In June Pope Francis travelled to Calabria in the toe of the boot of Italy. Calabria is home to the powerful ‘Ndrangheta Mafia (see blog posts: “The Catholic Church and the Mafia” and “Mafia Claws Sinking into Weak Flesh“). There, speaking to hundreds of thousands of people, the Pope said, “The ‘Ndrangheta and this adoration of evil, and disrespect for the common good, this evil should be fought, should be pushed away, we must say NO….those who in their lives have taken this path of evil, as the mobsters have, they are not in communion with God, they are excommunicated.”
No Pope has ever said something that strong before against the Mafia. The only one who got close was Pope John Paul II. In 1993, Pope John Paul II delivered an impassioned call for members of the Mafia to convert on a visit to Agrigento, Sicily. From the pulpit he intoned: “I say this to those responsible- Convert!! One day the judgment of God will arrive.”
The ‘Ndrangheta is now considered Italy’s most power Mafia organization, outpacing the Sicilian Cosa Nostra and the Naples area Camorra syndicates. The ‘Ndrangheta is involved in worldwide drug-trafficking, money-laundering and extortion. But despite its global reach, the group sticks to its Calabrian roots and rituals that are closely linked to Catholic traditions. It didn’t take long for there to be a reaction to Pope Francis’ excommunication comment.
On July 2nd, in the small town of Oppido Mamertina in Calabria, hundreds of residents took part in the procession of the Holy Madonna of Grace. Twenty-five young and old men in white t-shirts shouldered the ornate statue with its crowned Madonna and Child and winged cherubs as they made their way through the town. Women and children surrounded the statue and a marching band followed along behind.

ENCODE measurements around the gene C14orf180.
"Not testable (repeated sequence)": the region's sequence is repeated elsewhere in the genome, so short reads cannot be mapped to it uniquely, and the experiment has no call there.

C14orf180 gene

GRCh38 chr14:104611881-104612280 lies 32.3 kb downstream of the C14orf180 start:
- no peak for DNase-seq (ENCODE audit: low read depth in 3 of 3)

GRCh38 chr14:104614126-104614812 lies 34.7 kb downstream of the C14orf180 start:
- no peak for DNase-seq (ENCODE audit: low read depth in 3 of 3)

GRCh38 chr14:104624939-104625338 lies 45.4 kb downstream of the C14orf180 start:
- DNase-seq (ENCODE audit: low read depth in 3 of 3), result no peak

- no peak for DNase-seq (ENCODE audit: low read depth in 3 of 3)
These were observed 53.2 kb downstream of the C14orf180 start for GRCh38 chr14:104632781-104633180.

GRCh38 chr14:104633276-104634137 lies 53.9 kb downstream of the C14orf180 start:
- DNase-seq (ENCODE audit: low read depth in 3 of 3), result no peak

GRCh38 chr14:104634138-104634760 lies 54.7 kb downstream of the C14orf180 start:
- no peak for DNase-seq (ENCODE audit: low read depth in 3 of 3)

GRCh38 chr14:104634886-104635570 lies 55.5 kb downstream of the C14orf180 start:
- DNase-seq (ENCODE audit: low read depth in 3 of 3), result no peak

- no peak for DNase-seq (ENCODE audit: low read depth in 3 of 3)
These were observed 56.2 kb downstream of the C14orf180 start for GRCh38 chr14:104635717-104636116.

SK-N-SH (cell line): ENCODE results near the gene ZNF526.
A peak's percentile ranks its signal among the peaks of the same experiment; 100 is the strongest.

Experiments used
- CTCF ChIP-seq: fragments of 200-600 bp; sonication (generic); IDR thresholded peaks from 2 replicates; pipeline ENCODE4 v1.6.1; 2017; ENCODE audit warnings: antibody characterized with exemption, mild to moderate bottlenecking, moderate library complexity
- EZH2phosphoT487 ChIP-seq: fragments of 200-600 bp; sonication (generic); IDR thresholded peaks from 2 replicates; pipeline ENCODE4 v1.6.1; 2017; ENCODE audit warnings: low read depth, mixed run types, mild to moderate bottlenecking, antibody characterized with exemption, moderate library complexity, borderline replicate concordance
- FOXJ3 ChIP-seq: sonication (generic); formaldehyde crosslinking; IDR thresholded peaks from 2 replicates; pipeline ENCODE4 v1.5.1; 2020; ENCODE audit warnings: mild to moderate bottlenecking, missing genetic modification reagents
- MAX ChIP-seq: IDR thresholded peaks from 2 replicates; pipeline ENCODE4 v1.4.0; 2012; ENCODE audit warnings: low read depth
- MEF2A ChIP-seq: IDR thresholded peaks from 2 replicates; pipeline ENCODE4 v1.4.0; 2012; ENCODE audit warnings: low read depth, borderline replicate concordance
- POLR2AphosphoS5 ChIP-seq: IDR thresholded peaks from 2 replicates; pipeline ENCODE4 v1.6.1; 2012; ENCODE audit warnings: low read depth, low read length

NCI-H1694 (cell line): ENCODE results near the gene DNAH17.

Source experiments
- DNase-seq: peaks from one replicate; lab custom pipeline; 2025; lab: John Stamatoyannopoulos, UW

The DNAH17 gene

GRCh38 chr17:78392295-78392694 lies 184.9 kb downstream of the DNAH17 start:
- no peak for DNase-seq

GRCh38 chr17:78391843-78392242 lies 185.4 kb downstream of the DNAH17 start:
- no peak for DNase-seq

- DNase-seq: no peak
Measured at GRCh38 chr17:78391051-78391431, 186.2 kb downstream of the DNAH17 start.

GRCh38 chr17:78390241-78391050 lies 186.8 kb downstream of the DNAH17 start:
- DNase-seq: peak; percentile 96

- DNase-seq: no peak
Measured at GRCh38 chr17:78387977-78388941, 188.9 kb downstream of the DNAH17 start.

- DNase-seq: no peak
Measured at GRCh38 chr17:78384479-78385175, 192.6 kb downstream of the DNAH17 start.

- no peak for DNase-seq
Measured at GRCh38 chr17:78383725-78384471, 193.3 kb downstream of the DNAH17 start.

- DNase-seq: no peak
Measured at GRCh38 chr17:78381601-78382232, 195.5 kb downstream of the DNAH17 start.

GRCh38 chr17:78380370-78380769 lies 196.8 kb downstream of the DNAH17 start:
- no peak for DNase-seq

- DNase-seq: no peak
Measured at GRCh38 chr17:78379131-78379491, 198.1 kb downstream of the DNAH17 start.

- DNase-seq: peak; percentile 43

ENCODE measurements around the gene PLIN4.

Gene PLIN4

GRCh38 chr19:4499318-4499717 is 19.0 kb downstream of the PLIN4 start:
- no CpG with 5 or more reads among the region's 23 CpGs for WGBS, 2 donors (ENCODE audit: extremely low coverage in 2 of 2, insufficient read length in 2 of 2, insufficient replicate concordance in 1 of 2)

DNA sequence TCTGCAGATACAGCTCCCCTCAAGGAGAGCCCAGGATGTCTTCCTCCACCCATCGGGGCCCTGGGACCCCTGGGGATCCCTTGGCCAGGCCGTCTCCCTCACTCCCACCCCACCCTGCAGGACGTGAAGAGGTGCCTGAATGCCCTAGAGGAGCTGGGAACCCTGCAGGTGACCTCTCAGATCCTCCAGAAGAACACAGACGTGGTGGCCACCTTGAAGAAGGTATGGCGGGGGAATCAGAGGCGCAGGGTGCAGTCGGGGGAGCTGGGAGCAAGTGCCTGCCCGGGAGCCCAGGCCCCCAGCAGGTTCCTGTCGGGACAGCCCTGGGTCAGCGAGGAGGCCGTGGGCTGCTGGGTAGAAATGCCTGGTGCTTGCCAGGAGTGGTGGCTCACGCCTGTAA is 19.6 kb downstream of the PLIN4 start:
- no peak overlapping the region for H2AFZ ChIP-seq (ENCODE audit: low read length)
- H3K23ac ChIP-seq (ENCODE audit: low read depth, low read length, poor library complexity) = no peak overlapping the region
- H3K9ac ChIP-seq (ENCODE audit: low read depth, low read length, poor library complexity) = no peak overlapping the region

The mayor, with his tri-color sash and dark shades, and the local priest and altar boys and girls led the procession. Then, to the surprise of the carabinieri military police, the procession took an unexpected turn and headed towards the home of the Peppe Mazzagatti a known ‘Ndrangheta boss sentenced to life in prison for murders and Mafia activities and leading a ferocious blood feud between local families. The 82-year-old boss is now in a coma and spending his final days at home.
The procession turned the statue towards the boss’ home and made a brief bow (“inchino” in Italian) that reportedly lasted 30 seconds before returning to the designated route of the procession. The three Carabinieri police officers pulled out of the procession in protest. Mayor Domenico Giannetta was at the head of the procession and before leaving the Carabinieri police informed him of their decision.
In an interview with the Italian daily “La Repubblica” he said their decision shocked him, he denied that there was any “inchino” saying that the “the statue was turned by the bearers towards a side street where dozens of families live. I don’t think it was an homage to anyone in particular.” While that was the political reaction at the local level, at the national level, Italy’s Minister of Interior Angelino Alfano called the bow a “deplorable and revolting ritual.”
Anti-Mafia prosecutor Nicola Gratteri told my AP wire colleague Fran D’Emilio that the detour appeared to be a “challenge to the diktat” of Pope Francis.
The following Sunday, the local priest Don Benedetto Rustico, who happens to be the first cousin of the boss Mazzagatti, was presiding over Mass at Oppido Mamartine when he noticed a journalist at the back of the church. Don Rustico reportedly invited the congregation to get rid of the journalist encouraging them to “prendere a schiaffi e allontanare” him (rough translation: slap him around and get him out of here).